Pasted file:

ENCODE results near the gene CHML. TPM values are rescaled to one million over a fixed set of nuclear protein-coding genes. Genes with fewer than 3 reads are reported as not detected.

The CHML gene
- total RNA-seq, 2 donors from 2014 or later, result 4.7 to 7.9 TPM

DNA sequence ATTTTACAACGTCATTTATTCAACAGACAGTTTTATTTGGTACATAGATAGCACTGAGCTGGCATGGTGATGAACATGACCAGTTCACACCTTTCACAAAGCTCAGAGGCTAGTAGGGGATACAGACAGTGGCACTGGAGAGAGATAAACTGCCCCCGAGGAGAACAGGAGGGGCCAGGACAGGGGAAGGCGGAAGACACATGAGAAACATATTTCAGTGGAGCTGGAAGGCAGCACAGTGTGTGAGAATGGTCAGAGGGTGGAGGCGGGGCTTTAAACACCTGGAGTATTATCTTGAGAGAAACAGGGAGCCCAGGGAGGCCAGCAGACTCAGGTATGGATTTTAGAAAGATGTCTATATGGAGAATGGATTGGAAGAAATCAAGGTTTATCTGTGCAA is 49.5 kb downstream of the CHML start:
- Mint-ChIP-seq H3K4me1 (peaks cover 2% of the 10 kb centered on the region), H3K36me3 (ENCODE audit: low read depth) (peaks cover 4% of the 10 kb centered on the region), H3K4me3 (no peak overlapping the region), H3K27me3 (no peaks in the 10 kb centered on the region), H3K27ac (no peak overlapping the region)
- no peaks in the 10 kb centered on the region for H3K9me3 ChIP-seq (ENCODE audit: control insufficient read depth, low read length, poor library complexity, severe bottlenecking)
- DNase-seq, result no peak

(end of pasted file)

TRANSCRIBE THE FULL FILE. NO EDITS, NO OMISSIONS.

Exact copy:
ENCODE results near the gene CHML. TPM values are rescaled to one million over a fixed set of nuclear protein-coding genes. Genes with fewer than 3 reads are reported as not detected.

The CHML gene
- total RNA-seq, 2 donors from 2014 or later, result 4.7 to 7.9 TPM

DNA sequence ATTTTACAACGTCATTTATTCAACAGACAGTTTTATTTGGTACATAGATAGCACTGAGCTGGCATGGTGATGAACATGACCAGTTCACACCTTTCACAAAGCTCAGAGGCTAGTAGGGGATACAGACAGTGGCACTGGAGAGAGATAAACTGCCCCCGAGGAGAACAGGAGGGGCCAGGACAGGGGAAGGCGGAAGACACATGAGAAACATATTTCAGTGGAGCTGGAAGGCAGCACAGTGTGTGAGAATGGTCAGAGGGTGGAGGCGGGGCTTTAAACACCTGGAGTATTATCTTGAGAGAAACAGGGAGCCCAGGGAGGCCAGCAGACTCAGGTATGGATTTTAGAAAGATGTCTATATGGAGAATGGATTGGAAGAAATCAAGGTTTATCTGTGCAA is 49.5 kb downstream of the CHML start:
- Mint-ChIP-seq H3K4me1 (peaks cover 2% of the 10 kb centered on the region), H3K36me3 (ENCODE audit: low read depth) (peaks cover 4% of the 10 kb centered on the region), H3K4me3 (no peak overlapping the region), H3K27me3 (no peaks in the 10 kb centered on the region), H3K27ac (no peak overlapping the region)
- no peaks in the 10 kb centered on the region for H3K9me3 ChIP-seq (ENCODE audit: control insufficient read depth, low read length, poor library complexity, severe bottlenecking)
- DNase-seq, result no peak